Poor coaching decisions to blame for Packers' loss to Vikings
Green Bay refused to aid overmatched tackles, leading to Vikings' sacks
Kicking to Percy Harvin late in the game cost Packers momentum
It's clear Vikings coaches have upper hand on Packers counterparts
Lost amid the drama of Brett Favre's return to Lambeau Field on Sunday was that a very important game in the NFC North was lost almost exclusively because of poor coaching and game-planning by the Packers. The failure to have a better plan in place to help out young offensive tackles was inexcusable. Perhaps worse was the decision to continue kicking deep to Vikings return man Percy Harvin.
Keep in mind, I don't make these kinds of statements lightly. In fact, I very rarely blame coaches when a team loses because, as a player, I never wanted to dole out too much credit to coaches when we won. I firmly believe pro football is ultimately a players game.
But there are instances when a coaching staff does not do a good job of putting its team in a position to win, and Sunday was one of them. How could the Packers not come up with a decent strategy during the week for the Vikings' pass rush and kickoff return game? I like Mike McCarthy and those on his staff. I've worked with many of them during my time in the league, but they were exposed in a major way Sunday.
Let's start with the offensive game plan. The Packers knew they were starting Granny Smith apple-green tackles against Vikings stud defensive end Jared Allen and his underrated bookend Ray Edwards. Right tackle Allen Barbre has struggled virtually all season and made it evident he needs help against solid defensive ends in obvious passing situations. Rookie left tackle T.J. Lang, a fourth-rounder from Eastern Michigan, was making his second career start. Suffice to say, he didn't face too many guys like Allen playing in the MAC last year.
Yet despite those obvious disadvantages, the Packers did very little to help or protect Barbre and Lang, when there were clear options. For one, they could have had a running back or two backs chip the defensive ends on their way out into the pattern. It is a very simple technique in which the running back hits any part of the end who is showing outside the offensive tackle before running a route. It sounds easy enough because it is, and it can make all the difference.
If the tackle knows he has help coming outside in the form of a chip from the back, he can pass set much firmer on the inside half of the defensive end. The Packers did very little of that. Instead, they consistently motioned the lone back out wide. Not only does this put more onus on the pass protectors up front, but also it allows the defenders to know there isn't even the possibility of a chip.
The other option was to slide the line. Since the Packers had five offensive linemen and the Vikings were typically rushing four, the Packers had an extra guy. That means they could have slid the line towards Lang to help him by having left guard Darryn Colledge protect his inside. That would have allowed for a three-on-two situation for the Packers. If Colledge was looking out for Lang's inside gap, Lang could then set much more firmly down the middle or even the outside number of Allen, essentially forcing him to come inside and run into Colledge. The Packers did do a little of that, but not nearly enough.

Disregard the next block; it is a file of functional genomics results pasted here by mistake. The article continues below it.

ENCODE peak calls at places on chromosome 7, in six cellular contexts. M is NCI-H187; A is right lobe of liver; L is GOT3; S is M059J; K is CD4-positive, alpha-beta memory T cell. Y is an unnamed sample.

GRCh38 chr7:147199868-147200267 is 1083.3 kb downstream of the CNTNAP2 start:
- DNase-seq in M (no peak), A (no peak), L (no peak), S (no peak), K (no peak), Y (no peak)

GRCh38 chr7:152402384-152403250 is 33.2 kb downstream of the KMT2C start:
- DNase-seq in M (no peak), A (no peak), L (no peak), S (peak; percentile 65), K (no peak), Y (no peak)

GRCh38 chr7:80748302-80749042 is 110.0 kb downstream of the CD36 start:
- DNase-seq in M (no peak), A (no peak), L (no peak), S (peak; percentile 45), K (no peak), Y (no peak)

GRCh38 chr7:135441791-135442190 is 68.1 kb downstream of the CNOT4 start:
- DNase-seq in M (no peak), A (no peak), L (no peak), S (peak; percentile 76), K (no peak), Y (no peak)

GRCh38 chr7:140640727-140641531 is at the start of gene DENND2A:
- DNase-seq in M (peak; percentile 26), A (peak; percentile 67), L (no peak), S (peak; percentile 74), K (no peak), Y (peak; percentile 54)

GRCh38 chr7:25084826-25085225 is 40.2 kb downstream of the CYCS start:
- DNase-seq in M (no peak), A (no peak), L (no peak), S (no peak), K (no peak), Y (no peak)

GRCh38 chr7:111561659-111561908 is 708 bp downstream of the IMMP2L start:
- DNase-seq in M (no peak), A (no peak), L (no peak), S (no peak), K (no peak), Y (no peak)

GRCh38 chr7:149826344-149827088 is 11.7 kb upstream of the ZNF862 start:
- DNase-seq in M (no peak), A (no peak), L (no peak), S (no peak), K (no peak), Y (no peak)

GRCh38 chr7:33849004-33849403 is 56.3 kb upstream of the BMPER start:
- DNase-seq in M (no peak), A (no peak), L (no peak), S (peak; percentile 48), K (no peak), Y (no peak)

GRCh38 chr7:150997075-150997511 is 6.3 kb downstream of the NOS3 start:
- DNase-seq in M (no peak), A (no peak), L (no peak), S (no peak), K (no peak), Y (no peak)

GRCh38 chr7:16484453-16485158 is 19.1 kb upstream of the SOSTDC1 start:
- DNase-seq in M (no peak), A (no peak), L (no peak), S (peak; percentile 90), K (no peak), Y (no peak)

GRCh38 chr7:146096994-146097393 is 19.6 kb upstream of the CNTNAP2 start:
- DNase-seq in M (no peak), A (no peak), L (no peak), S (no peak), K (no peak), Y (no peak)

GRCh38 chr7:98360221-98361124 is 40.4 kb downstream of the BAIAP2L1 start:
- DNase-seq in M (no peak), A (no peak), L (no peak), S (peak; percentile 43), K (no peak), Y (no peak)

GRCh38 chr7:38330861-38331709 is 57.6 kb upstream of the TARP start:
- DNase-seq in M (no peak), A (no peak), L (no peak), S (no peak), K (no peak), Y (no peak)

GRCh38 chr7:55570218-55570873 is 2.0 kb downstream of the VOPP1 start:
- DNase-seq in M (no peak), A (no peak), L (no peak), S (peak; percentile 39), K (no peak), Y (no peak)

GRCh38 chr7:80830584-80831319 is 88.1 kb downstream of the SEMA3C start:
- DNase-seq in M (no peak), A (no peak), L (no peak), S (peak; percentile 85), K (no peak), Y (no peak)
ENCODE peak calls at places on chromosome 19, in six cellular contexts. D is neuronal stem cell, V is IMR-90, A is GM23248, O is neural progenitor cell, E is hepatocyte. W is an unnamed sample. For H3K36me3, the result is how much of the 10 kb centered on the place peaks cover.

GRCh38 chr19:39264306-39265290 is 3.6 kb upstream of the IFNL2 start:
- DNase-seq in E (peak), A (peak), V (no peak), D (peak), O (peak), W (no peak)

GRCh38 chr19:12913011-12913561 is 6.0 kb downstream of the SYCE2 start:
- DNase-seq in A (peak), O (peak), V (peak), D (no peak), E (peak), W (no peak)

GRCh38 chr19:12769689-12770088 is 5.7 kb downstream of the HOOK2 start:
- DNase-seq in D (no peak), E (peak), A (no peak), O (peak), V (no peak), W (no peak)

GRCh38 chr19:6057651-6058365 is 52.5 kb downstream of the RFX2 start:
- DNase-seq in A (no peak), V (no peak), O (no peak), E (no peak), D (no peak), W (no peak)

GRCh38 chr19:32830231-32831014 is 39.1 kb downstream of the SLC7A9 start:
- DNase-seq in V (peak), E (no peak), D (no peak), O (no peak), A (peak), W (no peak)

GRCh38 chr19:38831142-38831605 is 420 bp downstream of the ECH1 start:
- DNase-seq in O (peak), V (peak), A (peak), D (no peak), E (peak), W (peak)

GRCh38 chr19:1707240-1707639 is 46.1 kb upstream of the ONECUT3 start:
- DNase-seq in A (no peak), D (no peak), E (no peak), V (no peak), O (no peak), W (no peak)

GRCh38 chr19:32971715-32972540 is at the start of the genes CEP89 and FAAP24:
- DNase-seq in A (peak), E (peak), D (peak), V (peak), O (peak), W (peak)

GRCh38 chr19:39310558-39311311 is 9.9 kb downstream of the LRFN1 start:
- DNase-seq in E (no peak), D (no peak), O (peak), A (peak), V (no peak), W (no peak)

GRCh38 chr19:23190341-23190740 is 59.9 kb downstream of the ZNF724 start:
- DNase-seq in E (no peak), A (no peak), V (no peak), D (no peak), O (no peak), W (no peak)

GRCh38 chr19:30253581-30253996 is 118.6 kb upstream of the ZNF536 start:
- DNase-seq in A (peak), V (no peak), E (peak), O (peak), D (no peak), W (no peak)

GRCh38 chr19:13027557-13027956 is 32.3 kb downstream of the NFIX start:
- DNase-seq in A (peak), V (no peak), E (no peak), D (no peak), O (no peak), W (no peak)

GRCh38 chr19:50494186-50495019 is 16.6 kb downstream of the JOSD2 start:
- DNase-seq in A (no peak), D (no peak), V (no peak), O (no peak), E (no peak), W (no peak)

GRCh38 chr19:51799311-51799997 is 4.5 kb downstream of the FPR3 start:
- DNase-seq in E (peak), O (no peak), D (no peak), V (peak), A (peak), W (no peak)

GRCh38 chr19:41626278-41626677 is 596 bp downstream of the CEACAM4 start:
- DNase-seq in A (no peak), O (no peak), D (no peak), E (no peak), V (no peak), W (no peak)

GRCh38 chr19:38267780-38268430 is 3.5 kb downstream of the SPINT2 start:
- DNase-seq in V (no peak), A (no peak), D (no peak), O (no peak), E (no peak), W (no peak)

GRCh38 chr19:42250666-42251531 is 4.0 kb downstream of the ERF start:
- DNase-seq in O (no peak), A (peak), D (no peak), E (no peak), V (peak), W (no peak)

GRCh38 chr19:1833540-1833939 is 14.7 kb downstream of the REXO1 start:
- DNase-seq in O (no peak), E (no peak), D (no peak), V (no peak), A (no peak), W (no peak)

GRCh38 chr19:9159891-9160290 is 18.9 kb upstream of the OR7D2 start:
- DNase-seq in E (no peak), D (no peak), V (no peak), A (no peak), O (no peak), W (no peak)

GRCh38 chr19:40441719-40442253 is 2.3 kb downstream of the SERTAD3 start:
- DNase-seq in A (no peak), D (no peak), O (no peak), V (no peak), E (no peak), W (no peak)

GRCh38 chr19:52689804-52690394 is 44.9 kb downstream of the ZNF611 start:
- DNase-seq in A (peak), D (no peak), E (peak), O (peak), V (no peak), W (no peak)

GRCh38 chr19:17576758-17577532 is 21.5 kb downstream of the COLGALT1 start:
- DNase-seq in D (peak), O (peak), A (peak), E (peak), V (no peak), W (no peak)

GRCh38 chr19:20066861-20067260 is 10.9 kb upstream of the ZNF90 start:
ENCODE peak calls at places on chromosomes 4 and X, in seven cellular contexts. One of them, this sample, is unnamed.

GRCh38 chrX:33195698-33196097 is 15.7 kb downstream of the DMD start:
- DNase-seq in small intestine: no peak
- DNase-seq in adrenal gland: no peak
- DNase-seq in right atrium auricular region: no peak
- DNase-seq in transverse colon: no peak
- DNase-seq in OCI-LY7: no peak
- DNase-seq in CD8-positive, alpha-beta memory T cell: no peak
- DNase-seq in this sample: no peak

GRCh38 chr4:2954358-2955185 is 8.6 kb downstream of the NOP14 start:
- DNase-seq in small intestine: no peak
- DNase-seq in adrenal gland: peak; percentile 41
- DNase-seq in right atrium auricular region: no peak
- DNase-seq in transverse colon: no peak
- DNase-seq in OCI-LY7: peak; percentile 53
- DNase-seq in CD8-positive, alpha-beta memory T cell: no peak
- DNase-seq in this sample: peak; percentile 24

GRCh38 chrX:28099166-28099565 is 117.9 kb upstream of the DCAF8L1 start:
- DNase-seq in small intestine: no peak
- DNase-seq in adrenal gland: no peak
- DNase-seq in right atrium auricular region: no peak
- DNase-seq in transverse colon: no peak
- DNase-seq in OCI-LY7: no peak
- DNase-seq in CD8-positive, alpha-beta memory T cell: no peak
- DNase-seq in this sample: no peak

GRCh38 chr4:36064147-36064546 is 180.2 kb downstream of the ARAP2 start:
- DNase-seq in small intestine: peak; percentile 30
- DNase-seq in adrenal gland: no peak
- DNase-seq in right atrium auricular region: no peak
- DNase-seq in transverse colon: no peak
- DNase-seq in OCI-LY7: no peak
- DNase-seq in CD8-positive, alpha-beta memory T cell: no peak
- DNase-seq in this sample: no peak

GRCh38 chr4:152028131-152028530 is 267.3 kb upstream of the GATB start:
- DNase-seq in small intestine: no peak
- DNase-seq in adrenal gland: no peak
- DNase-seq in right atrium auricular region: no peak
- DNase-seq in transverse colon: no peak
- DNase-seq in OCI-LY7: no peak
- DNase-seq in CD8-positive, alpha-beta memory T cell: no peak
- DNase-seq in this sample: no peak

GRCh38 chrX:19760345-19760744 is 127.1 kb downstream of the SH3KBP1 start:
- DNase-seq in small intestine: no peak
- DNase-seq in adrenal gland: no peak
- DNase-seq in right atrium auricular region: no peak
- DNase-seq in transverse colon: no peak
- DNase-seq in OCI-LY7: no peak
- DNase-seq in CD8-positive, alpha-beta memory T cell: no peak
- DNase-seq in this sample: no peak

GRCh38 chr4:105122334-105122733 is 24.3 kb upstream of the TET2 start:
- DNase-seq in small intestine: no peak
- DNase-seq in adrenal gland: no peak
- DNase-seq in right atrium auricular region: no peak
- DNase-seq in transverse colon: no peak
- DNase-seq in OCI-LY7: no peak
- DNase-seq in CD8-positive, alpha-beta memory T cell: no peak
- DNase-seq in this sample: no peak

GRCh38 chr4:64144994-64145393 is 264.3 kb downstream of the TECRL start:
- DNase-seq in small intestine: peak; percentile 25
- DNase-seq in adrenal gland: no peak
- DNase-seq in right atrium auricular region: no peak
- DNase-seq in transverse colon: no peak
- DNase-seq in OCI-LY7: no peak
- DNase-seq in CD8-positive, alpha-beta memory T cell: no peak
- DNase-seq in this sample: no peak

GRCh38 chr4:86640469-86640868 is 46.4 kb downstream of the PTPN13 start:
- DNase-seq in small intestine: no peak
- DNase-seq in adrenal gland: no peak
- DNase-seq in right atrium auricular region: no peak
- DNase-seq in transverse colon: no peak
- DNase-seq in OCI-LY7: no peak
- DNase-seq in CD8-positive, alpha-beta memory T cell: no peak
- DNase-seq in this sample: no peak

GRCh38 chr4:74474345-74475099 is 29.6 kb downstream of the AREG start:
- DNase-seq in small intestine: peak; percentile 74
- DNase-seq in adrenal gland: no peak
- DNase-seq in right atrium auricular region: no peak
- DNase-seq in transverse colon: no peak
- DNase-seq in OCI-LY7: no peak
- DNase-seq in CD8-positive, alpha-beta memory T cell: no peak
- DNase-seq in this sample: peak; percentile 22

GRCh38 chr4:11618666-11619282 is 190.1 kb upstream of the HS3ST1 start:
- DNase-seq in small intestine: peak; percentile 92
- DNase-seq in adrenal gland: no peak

Most teams coming would have probably used a back to chip on one side and slid the line the other direction, depending on the pass protection scheme that was called. The Packers, instead, usually left their tackles out on an island and exposed, causing a replay of the Monday night game from Week 4, when the Vikings had eight sacks and Allen had 4.5. This time Allen had three more and the Vikings got six more takedowns of Packers quarterback Aaron Rodgers.
I really don't understand why the Packers didn't make any obvious changes from the first game in this regard. Maybe they thought the big problem in the first loss was the Metrodome crowd noise and that it would be rectified by playing at home. Maybe they thought stellar left tackle Chad Clifton would return from an ankle injury. Regardless, their ineptitude cost them.
The other foolhardy decision, kicking the ball deep to Harvin late in the game, was just as bad. Minnesota came into the game ranked first in kick returns. Harvin proceeded to build on that by taking a first-half kickoff to the Packers 20, which led to a touchdown and noticeable momentum shift early in the game.
The Packers were so weary of Harvin that they squib-kicked in the third quarter. The result was a fumble by Brian Robison, one of the up men for the Vikings. It was a huge turn of events as the Packers marched right down for a score.
Yet that momentum was taken back when Harvin took the next kickoff, this time a deep one, into Packers territory, and the Vikings scored again. McCarthy was incredulous and went up to special teams coach Shawn Slocum for an explanation. Keep in mind, Harvin already had two kickoff returns for touchdowns on the season, including one the previous week against the Pittsburgh Steelers.
I'm not saying the Vikings players aren't better than the Packers players. What is indisputable, at least based upon this season, is the Vikings coaches have the upper hand against their counterparts in Green Bay.
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